Jonathan Pountney shares some new apps designed to help Christians connect with old resources.
If there is one thing that the last few months have taught me, it’s my dependency on technology.
That might sound rather trite, but whether it’s the old-fashioned landline or state-of-the-art online video conferencing software, technology has made communication and human connection possible. For all its flaws and frustrations – and, no doubt, there are many – the accessibility of technology has enabled me to keep in touch with family, work from home, and even – despite never having imagined this would ever need to happen – worship with our church family. Which is all to say that, along with the common graces that we regularly give thanks to God for, technology ought to be included.
Don’t mishear what I’m saying, there are some things that technology cannot compensate for, and I don’t mean to be an advocate for replacing the reality of human contact with virtual connection. But as the lockdown continues and, by God’s grace, begins to ease, let us heed the Apostle Paul’s direction in Philippians chapter 4 to avoid grumbling and reflect on the good things that technology is able to do to help make and mature disciples. For if we truly believe, as Colossians chapter 1 teaches us, that Christ has supremacy over all of creation, then doesn’t He have supremacy over our technology, too?
As new guidance allows for the possibility of communion in some form, Marc Lloyd continues his series of blog posts on the subject.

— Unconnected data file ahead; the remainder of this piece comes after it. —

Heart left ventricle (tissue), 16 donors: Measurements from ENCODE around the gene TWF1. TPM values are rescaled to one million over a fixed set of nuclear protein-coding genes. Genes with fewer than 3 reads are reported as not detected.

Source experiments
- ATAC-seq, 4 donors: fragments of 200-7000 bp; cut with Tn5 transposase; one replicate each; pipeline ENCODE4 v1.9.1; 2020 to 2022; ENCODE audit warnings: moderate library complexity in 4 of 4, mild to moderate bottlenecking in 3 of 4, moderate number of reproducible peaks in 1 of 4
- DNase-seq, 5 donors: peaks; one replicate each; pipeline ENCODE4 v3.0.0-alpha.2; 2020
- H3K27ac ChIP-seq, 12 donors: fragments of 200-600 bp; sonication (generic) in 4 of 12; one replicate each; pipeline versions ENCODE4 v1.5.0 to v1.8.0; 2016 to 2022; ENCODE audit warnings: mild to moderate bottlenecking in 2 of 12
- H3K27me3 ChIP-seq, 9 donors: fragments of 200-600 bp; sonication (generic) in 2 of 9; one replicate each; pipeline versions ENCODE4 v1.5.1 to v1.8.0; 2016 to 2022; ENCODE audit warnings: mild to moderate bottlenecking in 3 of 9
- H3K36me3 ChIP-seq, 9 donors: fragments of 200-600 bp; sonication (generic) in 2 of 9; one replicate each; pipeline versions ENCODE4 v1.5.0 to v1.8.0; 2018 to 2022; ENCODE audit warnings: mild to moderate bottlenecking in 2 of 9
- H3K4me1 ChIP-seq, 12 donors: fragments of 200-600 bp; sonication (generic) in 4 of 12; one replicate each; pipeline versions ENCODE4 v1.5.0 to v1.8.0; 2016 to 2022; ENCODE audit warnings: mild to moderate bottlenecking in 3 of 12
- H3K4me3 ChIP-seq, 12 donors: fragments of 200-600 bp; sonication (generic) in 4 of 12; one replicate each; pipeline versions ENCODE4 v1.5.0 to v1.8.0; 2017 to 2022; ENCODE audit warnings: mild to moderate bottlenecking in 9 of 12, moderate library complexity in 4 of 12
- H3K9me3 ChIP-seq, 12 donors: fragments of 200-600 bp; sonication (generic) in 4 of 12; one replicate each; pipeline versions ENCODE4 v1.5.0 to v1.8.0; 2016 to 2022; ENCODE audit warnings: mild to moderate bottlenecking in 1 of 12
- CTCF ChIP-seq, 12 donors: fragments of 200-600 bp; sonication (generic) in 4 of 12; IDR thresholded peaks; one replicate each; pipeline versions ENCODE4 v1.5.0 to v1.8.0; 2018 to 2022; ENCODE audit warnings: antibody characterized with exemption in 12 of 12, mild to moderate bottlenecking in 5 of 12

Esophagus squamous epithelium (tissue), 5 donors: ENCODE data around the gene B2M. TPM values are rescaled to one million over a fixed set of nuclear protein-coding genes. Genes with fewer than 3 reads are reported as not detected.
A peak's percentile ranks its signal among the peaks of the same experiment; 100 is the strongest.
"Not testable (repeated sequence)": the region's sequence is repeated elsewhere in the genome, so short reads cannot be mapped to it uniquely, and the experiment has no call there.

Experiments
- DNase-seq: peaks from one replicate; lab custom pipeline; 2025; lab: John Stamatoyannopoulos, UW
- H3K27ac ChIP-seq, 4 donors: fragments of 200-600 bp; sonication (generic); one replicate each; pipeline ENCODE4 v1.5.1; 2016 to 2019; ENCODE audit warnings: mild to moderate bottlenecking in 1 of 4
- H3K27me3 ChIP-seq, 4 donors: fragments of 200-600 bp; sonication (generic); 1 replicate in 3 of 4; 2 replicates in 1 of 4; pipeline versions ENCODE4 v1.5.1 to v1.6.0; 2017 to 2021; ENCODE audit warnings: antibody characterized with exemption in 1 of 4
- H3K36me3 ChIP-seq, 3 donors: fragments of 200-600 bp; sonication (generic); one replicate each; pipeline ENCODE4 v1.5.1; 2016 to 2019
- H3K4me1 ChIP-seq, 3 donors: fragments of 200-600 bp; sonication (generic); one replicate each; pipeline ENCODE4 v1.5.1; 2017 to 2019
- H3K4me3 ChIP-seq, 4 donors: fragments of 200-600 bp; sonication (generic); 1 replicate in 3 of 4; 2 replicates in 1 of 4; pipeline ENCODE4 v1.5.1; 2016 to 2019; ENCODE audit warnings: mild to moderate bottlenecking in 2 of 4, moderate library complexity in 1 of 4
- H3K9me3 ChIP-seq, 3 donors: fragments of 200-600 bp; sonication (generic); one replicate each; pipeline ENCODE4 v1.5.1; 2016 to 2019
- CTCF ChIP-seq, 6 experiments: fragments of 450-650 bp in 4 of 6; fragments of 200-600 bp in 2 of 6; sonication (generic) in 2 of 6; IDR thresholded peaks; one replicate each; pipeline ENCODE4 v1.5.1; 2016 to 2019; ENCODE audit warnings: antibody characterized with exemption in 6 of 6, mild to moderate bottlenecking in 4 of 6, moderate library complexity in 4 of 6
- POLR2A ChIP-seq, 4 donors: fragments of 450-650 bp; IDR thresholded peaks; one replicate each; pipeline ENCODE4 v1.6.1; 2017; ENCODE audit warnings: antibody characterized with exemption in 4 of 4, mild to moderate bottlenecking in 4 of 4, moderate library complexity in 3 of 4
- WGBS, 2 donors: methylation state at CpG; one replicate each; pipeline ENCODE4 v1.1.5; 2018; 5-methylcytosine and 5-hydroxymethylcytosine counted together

Some people have been looking at Communion services online. As part of our series on The Lord’s Supper, following on from our post on the Supper as a visible and edible word, when we are able to gather again around the Lord’s Table, where should we look?
We look back
As the Prayer Book and Common Worship both stipulate, the service of the Lord’s Supper will rightly involve confession of sin. We will want to look back over the last week and repent of all that we know to be wrong. As our parents taught us, we ought to wash our hands before we come to the table.
But above all in the Supper we look back to the great events of salvation history. They are the essential grounds of this meal. They celebrate a historical reality: the mighty deeds of God on behalf of his people.
The Summer 2020 edition of Crossway is now published and on its way to members and other subscribers.
In the past few months, circumstances have caused many of us to reflect on the nature of the gathered church, the physicality of the sacraments and the authority of our bishops. The articles in this edition of Crossway were largely planned and written well before we had any idea of what was coming, but they speak into our current situation in ways that I hope readers will find at times both challenging and reassuring.
In my article, I look at what it means for the church to be the laos, that is, ‘the people’ or ‘the laity’. Articles from Lee Gatiss and Tom Woolford focus on specific kinds of church ministry: the ordained ministry of priests and deacons, and the oversight of bishops across multiple congregations. Tim Ward reviews an excellent book on how to hear sermons well, while Tom Woolford highlights a guide to the BCP. We also take a look at the sacraments, with Eleanor Brindle’s impassioned plea about being unashamed of infant baptism, especially in working with children and young people, while Paul Darlington contributes the first of two articles thinking about what we’re actually doing as we celebrate communion.
At the moment, I find myself longing more and more each week to be gathered together again with my church family. Working on this edition of Crossway has reminded me of the theological significance of everything it is that I am missing. I hope it will do the same for many of you.